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Chimpanzee anthem sung as Ngamba celebrates 20 years

By Betty Amamukirori

Added 8th June 2018 05:28 PM

Ngamba sanctuary was started in 1998 to provide refuge and care for chimps retrieved from illegal trade. From the 18 chimps it started with, the sanctuary now has 49.

Chimpanzee anthem sung as Ngamba celebrates 20 years

Ngamba sanctuary was started in 1998 to provide refuge and care for chimps retrieved from illegal trade. From the 18 chimps it started with, the sanctuary now has 49.

PIC: The First Lady, Mrs. Janet Museveni, standing with the executive director of Ngamba Chimpanzee Sanctuary  Lilly Ajarova (second left) and Dr. Jane Goodall, a primatologist and chimpanzee expert. Left is the minister for tourism, Prof. Ephraim Kamuntu at Speke Resort Munyonyo. (Credit: Photo by Eddie Ssejjoba)


At every official event in the country, it is a requirement that a national and regional anthem is sung. But, what happens when an event celebrates a Chimpanzee? People screech and grunt like the primate in addition to the two anthems.

This is what happened at Speke Resort Munyonyo when Ngamba Chimpanzee Sanctuary celebrated 20 years of existence. It was a celebration to mark 20 years of protecting and caring for the endangered species.

The conservationists, upon completing the usual rituals of singing the national anthem decided to mimic the near human ape. 

According to Lilly Ajarova, the Ngamba Chimpanzee Sanctuary executive director, chimps have a 98% DNA resemblance with humans.

Led by officials from Ngamba, the whole room grunted in honour of the chimps. 

Dr. Jane Goodall, a pioneer researcher on chimps and a nature conservation activist, entertained the officials with demonstrations on how male and female chimps greet each other.

"Male chimps are intimidating while the female ones are meek," she said, while guiding the night's emcee Dr. Mitch Egwang to act as the Chimp Alfa while she meekly and softly grunted in need for his affection. 

In response, Egwang, just like the male ape, patted adorably Goodall's  head, affectionately rubbed her head and did the chimp love embrace. 

The audience broke into a thunderous laughter that drew in the first lady, Janet Museveni, who is the patron of the chimp sanctuary.

Mrs. Museveni contributed sh30m towards the establishment of an endowment fund for the protection and care of the chimps at Ngamba.

Through various contributions from friends of the chimps, interested individuals and organisations, Ngamba was able to raise over $,26,000 (about sh96m). However, the aim is to raise $1m (about sh3.7b).

"The funds will enable us feed the chimps, provide veterinary care, train staff to give the chimps the necessary care and develop the infrastructure for chimps," said Ajarova.

Mrs. Museveni with Ngamba Chimpanzee Sanctuary staff and other wildlife conservationists. On Janet Museveni's left is Dr. Jane Goodall and on Janet's right is Ajarova and Kamuntu. (Credit: Eddie Ssejoba)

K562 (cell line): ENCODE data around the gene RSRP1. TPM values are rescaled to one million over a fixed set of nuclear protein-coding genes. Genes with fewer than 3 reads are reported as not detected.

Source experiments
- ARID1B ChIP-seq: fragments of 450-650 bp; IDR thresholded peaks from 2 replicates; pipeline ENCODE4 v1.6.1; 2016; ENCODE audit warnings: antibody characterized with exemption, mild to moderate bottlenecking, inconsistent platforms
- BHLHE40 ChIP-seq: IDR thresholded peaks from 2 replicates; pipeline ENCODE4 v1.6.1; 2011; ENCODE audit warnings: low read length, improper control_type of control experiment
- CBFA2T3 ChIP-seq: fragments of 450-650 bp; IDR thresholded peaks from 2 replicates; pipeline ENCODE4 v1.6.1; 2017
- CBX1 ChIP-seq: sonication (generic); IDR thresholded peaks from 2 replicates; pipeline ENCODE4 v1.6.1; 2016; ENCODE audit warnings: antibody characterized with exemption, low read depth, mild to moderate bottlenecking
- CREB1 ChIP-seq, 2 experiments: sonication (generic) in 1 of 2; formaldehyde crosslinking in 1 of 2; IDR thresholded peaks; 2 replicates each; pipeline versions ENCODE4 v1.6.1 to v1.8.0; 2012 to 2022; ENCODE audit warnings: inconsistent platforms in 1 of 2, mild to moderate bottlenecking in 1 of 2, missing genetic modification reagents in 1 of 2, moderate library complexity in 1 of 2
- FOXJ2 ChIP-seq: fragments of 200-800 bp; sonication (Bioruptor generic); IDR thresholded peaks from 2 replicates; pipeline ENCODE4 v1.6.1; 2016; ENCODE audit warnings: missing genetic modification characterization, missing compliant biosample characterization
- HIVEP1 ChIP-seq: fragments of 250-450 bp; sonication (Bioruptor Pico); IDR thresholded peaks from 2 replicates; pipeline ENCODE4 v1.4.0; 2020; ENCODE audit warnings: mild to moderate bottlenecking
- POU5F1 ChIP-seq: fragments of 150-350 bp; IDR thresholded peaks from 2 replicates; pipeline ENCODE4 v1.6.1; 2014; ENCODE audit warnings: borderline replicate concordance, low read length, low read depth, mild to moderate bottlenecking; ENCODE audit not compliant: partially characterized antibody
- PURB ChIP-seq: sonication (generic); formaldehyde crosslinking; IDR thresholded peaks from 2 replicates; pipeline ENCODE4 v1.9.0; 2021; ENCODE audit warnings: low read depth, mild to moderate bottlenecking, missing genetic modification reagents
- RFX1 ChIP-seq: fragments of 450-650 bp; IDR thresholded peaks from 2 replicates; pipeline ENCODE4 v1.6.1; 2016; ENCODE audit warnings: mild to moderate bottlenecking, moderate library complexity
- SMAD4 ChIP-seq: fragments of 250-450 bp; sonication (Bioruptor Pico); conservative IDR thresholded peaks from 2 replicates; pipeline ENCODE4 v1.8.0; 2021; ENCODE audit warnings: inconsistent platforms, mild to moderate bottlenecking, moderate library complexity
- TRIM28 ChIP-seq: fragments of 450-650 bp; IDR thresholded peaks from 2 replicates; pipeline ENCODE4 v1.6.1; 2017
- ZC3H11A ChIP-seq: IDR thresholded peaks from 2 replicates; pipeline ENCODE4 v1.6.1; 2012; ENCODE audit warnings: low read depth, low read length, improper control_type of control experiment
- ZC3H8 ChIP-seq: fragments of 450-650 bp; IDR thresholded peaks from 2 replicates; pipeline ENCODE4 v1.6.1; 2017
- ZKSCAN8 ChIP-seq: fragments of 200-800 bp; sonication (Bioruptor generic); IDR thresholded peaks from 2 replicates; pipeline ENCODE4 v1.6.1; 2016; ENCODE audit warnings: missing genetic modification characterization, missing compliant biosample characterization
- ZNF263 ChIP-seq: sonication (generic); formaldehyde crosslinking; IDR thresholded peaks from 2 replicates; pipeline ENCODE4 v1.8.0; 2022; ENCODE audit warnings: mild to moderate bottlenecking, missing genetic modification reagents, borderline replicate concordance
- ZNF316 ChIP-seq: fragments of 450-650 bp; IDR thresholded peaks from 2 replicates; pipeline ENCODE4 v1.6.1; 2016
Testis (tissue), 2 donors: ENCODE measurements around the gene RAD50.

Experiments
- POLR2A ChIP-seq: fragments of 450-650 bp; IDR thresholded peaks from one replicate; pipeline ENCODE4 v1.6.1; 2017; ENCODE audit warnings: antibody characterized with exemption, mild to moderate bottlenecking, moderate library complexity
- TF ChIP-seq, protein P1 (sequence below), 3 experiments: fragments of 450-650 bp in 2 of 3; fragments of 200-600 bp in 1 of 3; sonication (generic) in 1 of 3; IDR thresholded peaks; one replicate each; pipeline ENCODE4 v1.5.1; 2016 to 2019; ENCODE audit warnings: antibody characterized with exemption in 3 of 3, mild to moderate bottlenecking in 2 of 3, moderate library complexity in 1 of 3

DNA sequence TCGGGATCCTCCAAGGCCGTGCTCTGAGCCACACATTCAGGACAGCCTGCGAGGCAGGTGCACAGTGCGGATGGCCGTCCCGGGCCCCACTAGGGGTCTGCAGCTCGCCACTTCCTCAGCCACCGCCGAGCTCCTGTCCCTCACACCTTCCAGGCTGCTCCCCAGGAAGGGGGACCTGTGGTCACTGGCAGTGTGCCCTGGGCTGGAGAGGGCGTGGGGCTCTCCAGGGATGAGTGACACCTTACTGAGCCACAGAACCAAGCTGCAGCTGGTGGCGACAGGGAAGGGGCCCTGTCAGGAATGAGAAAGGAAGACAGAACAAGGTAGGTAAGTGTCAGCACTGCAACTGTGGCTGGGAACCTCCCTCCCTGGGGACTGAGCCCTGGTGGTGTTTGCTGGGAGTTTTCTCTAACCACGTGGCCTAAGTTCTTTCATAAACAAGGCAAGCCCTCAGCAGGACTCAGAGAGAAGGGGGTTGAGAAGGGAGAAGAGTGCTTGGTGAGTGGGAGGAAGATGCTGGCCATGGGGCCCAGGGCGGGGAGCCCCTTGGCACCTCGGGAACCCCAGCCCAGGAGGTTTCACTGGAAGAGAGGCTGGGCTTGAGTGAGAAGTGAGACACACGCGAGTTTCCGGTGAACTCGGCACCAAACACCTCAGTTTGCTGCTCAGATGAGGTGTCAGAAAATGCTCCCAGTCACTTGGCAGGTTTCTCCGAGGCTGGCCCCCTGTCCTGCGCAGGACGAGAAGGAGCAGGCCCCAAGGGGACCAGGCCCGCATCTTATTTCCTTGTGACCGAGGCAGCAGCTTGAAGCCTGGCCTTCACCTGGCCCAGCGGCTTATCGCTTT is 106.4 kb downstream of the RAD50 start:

Mrs Janet Museveni handing over an accolade to Rajiv Ruparelia and his wife Naiya for supporting the Ngamba Chimpanzee Sanctuary. Rajiv offered the venue and dinner for the guests during the celebrations. (Credit: Eddie Ssejjoba)


Some of the people who were recognised by the Ngamba Chimpanzee Sanctuary for their contribution towards saving chimpanzees. (Credit: Eddie Ssejjoba)


Guests were treated to a sumptuous dinner. (Credit: Eddie Ssejjoba)


Ngamba sanctuary was started in 1998 to provide refuge and care for chimps retrieved from illegal trade. From the 18 chimps it started with, the sanctuary now has 49.

The theme of the celebration was ‘A journey of a thousand miles'. The event attracted officials from the donor communities, tourists and conservationists whose efforts have been towards the conservation of the chimps.

In her remarks, Mrs. Museveni emphasized the need to educate the youths on Uganda's wildlife to make them appreciate the conservation efforts.

"I felt then and even now that it is important for us as a country to educate our young generation about the animal population Uganda is blessed with so that they know them by name and feel proud of that as our inheritance and then feel duty bound to protect our animal population," she said.

She lauded Goodall for casting light on the dangers of destruction of not only nature, but also on the near extinction of the chimps.

Goodall, whose passion for chimps made her an activist for their conservation and preservation, used the night to relive her first love for apes that began with just reading a children's comic book Tarzan.

"After reading the book, I fell in Love with Tarzan. Unfortunately, he married a wrong Jane," she said.

She said because of her love for apes, she took up a job as a waitress to save money to travel to Africa and find her ‘Tarzan'.

With the help of an archeologist, Dr. Louis Leakey, she was able to penetrate Gombe forest in Tanzania where she spent four months before winning the primates' love. 

Through her connection with the chimps, she came up with a ground breaking research which placed the endangered species on a global forum.

The night was crowned with awards given to people who have made contribution to the conservation efforts in the country. These among others included Vision Groups' Gerald Tenywa.

Stanic Bank donated sh5m to the Ngamba Chimpanzee Sacntuary. (Credit: Eddie Ssejjoba)

Some of Ngamba Chimpanzee Sanctuary staff who were recognised for their tireless work at the sanctuary, pose for a photo with Kamuntu. (Credit: Eddie Ssejjoba)


 Dr. Jane Goodall embracing Dr Peter Apell, one of the longest serving veterinarian. (Credit: Eddie Ssejjoba)

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